The latest edition of the Health Wonk Review is over at InsureBlog – don’t miss it! Two of my favorite posts in this edition come from Peggy Salvatore and Joe Paduda. Peggy, writing at Healthcare Talent Transformation, brings us a trip down health insurance memory lane, comparing where we’ve been to where we’re headed. She addresses the conundrum of maintaining private health insurance while also placing numerous government-style restrictions on the health insurance marketplace, both from a vendor and consumer standpoint. Insurers will be required to accept all applicants and compress age-banded premiums into a 3:1 ratio, while consumers will have no choice but to purchase coverage. There will be no more voluntary business arrangement on either side, and yet the plan is to continue to have health insurance be largely private. Definitely some good food for thought in Peggy’s post. I’m generally a fan of regulation, and especially when something as important as healthcare is on the line, I believe regulation is needed in order to advocate for the consumers. But I’m as curious as everyone else to see how this health insurance experiment will look five years down the road.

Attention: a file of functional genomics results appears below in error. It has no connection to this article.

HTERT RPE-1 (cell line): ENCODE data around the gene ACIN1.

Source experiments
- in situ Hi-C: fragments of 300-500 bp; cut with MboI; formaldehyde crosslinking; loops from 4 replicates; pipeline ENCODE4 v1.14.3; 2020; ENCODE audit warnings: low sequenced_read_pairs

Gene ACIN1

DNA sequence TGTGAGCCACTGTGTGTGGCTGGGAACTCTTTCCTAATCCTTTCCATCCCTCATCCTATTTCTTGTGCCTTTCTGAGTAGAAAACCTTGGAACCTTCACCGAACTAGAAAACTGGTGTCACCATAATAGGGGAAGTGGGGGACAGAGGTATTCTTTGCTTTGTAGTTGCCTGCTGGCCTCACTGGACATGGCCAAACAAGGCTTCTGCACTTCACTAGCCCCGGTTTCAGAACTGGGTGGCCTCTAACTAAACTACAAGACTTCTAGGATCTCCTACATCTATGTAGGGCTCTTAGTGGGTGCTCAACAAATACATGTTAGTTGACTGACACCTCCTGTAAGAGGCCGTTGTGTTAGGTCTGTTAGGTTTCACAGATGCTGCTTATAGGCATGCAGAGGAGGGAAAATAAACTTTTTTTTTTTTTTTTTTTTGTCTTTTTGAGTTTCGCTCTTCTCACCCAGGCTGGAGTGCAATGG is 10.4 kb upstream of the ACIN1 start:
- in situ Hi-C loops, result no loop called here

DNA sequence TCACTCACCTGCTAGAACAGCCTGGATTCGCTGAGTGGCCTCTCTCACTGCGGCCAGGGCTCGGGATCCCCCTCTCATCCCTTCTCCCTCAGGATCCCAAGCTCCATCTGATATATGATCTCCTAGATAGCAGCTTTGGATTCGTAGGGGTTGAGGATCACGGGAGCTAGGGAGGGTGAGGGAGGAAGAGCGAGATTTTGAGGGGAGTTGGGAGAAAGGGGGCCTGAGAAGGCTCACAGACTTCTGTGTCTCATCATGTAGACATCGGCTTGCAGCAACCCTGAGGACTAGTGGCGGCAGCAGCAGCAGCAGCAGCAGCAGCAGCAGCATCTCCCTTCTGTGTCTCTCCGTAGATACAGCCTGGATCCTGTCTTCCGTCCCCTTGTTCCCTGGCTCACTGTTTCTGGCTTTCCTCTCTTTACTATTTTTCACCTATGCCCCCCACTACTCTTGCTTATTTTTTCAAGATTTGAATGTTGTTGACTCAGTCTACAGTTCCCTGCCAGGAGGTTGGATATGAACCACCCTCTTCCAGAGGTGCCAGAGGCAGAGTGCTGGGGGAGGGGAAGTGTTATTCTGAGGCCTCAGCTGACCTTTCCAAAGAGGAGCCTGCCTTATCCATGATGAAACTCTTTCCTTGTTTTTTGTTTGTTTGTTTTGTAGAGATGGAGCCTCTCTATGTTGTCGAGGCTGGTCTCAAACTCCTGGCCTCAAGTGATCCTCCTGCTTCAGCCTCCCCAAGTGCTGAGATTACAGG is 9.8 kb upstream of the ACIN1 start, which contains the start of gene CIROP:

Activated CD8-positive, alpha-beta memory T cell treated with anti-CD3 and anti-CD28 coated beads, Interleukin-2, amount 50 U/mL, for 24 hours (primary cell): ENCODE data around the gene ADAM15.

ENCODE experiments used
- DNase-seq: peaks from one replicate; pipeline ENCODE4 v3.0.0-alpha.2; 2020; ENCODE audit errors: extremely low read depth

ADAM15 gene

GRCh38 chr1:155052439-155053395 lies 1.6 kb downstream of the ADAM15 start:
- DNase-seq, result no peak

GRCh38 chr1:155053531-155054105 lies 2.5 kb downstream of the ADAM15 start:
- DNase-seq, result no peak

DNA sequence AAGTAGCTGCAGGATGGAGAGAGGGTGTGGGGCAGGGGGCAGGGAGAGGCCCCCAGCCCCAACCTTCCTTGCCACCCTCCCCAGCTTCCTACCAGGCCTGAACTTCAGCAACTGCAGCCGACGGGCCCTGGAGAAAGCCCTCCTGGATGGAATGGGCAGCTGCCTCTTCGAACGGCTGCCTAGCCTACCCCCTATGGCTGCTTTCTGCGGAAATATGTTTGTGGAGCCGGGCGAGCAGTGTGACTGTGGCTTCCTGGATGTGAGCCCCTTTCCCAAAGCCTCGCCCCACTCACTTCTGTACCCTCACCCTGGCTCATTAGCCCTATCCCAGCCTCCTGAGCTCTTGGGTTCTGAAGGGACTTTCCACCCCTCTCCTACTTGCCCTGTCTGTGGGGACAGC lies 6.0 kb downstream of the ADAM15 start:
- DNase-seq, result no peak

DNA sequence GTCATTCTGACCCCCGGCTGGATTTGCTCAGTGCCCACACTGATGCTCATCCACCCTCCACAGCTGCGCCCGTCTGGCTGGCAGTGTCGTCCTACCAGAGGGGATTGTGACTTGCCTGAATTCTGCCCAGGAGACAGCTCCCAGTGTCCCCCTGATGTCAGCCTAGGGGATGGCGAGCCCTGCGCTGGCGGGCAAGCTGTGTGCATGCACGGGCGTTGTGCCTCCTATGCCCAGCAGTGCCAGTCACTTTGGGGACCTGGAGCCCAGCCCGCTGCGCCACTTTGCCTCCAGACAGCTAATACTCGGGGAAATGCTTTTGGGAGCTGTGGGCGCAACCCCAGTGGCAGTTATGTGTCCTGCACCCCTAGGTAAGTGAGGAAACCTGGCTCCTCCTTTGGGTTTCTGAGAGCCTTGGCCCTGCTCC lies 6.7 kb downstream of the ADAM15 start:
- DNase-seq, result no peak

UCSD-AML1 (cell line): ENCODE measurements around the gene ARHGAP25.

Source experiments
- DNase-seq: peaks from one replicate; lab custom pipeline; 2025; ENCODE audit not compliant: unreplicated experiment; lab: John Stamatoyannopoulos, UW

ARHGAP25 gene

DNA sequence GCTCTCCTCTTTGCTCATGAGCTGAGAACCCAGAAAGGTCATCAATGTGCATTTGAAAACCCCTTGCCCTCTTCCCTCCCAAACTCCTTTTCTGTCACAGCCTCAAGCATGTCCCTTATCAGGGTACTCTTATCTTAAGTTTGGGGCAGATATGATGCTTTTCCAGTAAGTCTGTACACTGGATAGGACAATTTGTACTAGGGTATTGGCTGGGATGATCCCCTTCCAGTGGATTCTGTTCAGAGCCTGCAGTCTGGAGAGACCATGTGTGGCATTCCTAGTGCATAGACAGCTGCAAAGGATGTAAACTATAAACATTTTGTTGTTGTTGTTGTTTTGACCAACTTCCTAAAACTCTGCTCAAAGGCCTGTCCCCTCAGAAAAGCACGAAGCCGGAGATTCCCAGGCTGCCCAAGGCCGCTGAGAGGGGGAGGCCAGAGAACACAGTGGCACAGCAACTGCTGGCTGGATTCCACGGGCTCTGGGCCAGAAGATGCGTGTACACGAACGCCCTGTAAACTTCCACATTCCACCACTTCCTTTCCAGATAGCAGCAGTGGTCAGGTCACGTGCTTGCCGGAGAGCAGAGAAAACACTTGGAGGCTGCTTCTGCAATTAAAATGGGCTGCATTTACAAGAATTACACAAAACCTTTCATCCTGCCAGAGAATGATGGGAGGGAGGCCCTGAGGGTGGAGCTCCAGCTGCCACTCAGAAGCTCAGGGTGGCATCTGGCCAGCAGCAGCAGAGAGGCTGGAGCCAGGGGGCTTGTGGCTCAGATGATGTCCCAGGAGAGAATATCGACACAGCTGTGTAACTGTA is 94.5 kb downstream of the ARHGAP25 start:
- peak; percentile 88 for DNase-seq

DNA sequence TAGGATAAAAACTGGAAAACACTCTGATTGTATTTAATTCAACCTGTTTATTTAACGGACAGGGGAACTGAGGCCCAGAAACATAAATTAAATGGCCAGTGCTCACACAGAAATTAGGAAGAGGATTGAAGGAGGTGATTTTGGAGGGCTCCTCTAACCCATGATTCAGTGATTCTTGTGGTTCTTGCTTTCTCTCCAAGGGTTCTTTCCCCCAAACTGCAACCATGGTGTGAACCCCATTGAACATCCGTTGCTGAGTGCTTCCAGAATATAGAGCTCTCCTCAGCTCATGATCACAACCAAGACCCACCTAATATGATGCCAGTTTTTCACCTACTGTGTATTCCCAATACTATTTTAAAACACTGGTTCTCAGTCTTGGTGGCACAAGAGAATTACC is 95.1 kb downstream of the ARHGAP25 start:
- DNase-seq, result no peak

Joe Paduda, from Managed Care Matters, wrote a piece about the real-life impacts of sequestration on healthcare. Sequestration probably seems like an abstract concept to a lot of people, and appears to be used rather casually by politicians who aren’t likely to be directly impacted by many of the spending cuts. But in case you were curious as to how healthcare sequestration spending cuts are stacking up, Joe’s article is an eye-opener. One important thing to note is that government spending cuts disproportionately affect lower-income and older Americans. People who rely on free and low-cost healthcare, Medicare and Medicaid beneficiaries, the uninsured, people who benefit from public health programs… these people – often the least able to withstand cuts – are the ones who feel the sequestration squeeze first.
Many thanks to Hank for hosting, and for all the excellent articles that were contributed.